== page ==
$27,000 Digital "Almost As Good" as Film
I have a lot of respect for Charles Cramer, both as a photographer and as a photographic craftsman. In fact, I selected one of his pictures for a magazine cover, back when I was an editor. It was a beautiful dye transfer print of the waterfall picture above, and it became one of my favorite covers.
Charles (I called him Charlie, although I don't know him personally so I'm not certain what he really prefers) has just posted a fascinating comparison at Luminous Landscape, a shootout between the awesome new Phase One P45 39-megapixel back and 4x5" film. He concludes that the P45 is very nearly as good as scanned 4x5" film.
I have a principle I call "the confluence rule." What I've noticed is that the closer two of anything are to each other, the more people tend to work to discriminate between them, and the more passionate their arguments become about which is "best." This is backwards, in my opinion. To me, the closer two of anything are to each other—the more confluent they are—the less it matters which one you choose.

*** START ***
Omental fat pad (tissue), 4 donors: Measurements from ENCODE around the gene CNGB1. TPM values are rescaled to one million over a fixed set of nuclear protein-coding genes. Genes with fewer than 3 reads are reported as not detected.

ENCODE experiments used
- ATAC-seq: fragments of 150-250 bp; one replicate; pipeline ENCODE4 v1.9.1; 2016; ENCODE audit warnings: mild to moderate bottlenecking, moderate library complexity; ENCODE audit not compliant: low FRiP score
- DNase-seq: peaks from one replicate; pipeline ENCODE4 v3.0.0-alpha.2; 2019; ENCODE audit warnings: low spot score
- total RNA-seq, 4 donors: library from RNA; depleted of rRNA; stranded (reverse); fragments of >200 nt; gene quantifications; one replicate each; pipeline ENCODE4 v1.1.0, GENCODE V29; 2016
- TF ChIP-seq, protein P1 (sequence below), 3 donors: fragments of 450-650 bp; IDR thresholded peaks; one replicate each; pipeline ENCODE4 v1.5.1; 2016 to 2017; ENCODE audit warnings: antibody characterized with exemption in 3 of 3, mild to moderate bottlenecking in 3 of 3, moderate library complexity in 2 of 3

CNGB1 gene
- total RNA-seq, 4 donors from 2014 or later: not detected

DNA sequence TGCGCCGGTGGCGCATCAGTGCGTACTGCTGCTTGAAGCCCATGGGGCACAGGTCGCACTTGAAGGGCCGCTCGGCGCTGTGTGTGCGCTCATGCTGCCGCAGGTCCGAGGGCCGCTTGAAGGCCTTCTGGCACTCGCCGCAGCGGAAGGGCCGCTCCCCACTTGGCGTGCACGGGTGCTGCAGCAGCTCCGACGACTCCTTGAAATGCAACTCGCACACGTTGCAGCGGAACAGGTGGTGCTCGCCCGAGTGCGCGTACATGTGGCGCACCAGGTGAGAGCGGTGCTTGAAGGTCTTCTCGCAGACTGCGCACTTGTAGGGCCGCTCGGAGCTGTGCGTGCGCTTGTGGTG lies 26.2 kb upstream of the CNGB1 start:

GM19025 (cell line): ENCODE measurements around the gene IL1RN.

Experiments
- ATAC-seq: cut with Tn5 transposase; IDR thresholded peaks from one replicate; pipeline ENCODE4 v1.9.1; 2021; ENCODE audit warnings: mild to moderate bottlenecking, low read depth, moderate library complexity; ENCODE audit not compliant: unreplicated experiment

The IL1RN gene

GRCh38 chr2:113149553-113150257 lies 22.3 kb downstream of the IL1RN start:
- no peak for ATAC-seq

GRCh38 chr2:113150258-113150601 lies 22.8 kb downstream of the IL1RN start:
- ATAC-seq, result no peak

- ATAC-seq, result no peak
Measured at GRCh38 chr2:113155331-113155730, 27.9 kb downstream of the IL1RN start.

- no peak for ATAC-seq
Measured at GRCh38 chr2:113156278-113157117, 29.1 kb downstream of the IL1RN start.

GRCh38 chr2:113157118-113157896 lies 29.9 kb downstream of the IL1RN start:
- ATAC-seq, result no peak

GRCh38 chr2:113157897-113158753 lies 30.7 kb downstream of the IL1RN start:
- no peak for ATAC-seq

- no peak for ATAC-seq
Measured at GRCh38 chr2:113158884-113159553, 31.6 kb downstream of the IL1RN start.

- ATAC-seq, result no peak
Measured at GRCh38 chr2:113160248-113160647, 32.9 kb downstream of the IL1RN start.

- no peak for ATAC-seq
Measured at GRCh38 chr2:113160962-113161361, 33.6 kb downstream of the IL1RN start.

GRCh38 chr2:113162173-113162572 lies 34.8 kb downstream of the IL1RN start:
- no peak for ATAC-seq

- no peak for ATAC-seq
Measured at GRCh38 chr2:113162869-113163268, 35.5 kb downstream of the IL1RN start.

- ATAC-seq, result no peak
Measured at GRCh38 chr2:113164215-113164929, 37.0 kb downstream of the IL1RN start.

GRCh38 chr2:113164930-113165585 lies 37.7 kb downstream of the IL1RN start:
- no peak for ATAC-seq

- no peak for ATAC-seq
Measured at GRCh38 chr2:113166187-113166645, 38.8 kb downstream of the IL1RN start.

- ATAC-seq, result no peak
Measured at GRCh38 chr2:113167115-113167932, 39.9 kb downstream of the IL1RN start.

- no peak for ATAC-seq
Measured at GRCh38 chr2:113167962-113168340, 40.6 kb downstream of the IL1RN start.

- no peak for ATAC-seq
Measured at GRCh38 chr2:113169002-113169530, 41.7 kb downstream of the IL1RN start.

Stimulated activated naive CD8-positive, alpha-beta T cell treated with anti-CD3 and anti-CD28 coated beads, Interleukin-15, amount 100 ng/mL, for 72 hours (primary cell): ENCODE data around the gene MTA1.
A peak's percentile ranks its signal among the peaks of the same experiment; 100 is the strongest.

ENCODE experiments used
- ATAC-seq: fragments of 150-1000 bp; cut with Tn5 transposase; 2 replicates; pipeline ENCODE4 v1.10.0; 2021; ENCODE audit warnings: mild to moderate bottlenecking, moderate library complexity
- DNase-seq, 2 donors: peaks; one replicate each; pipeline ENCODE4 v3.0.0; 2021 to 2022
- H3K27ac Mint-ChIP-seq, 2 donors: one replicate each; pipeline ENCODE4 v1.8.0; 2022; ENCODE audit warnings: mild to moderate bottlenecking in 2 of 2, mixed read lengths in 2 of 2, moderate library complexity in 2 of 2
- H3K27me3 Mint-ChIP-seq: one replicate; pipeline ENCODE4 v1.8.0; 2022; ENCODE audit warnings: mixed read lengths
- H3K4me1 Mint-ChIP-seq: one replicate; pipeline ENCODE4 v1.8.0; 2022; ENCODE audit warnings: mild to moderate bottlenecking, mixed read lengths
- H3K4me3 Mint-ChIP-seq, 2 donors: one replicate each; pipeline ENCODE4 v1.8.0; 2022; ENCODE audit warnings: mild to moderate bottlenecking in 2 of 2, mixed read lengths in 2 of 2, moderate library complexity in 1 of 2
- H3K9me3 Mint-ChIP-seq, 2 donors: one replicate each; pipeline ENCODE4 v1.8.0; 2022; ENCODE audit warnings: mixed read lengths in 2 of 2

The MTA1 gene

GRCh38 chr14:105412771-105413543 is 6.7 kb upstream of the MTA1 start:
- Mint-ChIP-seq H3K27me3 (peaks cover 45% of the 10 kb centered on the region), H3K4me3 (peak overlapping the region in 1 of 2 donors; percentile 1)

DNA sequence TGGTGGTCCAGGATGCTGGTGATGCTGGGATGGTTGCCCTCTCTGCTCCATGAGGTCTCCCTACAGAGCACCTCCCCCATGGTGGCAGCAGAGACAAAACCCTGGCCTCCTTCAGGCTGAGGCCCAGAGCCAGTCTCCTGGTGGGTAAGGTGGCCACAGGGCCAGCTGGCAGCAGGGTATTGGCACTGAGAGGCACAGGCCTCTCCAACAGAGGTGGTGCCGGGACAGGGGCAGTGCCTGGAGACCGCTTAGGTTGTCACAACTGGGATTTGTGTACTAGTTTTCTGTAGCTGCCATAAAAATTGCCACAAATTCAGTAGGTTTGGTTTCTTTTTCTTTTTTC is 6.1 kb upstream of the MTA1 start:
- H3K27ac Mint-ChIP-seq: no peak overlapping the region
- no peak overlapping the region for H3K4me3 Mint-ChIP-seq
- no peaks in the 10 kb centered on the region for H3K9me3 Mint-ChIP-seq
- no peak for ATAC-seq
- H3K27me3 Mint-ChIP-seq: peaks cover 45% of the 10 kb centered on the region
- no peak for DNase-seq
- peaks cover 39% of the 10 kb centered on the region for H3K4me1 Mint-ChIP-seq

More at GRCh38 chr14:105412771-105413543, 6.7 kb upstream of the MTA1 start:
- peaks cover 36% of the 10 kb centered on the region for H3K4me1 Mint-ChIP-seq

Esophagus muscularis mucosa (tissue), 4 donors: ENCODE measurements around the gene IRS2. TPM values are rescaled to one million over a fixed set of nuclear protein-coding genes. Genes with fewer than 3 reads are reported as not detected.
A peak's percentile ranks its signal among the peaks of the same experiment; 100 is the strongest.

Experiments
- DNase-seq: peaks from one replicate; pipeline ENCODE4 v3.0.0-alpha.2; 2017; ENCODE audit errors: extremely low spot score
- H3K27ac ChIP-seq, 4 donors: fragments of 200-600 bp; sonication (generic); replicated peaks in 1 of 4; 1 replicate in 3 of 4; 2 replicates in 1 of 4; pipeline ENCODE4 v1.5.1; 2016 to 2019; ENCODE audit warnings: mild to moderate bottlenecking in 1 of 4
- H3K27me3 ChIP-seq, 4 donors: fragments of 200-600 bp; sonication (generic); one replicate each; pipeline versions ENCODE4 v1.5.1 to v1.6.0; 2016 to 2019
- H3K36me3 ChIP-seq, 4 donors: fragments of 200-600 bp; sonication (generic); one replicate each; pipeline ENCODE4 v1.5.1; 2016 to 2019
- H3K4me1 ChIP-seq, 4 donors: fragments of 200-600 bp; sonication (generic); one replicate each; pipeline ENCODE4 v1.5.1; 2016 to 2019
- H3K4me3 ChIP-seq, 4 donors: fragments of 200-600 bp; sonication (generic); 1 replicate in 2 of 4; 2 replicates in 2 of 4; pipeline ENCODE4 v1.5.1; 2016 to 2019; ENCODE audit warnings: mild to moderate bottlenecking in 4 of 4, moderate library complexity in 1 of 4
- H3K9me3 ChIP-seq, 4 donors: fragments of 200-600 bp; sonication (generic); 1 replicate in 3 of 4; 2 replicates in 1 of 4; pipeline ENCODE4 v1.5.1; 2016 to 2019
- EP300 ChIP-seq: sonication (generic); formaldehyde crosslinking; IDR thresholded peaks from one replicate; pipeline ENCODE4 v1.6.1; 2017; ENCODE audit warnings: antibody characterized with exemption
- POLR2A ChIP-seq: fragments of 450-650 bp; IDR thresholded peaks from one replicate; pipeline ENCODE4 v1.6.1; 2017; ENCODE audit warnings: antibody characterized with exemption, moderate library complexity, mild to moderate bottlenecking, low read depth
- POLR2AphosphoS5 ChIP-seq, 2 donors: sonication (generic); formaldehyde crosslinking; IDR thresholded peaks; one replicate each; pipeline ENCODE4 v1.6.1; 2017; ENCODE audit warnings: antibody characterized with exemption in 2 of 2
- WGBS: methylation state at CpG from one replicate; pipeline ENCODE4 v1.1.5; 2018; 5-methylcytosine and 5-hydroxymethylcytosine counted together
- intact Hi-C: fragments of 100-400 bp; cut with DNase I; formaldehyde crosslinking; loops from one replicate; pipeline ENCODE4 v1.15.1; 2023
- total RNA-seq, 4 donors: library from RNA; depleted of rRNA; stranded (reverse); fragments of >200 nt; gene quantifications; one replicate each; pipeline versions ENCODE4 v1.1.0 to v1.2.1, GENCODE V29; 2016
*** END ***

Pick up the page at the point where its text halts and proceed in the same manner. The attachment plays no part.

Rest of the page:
So when Charlie rightly concludes that nobody will know the difference from prints, I agree. Thus he's chosen to go the Phase One route himself, citing the usual advantages: immediate feedback, elimination of the need for processing and scanning, and the ability to shoot more with less cost.
Um, less cost? This is a digital shibboleth, it seems to me. I've made the argument myself, so don't think I'm firmly in the film camp. Ninety per cent of pros now shoot digital, and its advantages are plain. But, counting everything, I've spent more on digital in three years than I spent on film and equipment in any ten-year period. A P45 back may be the bee's knees—I have little doubt—but it costs as much as a nice new car, and it will be obsolete in five or ten years, whereas you can buy a very nice view camera outfit for 1/1oth as much money and it will last for decades (Joel Meyerowitz shoots with an 8x10 Deardorff made in 1938, the year he was born).
All that, and just slightly better image quality, too. Still not a clear choice.
Posted by: MIKE JOHNSTON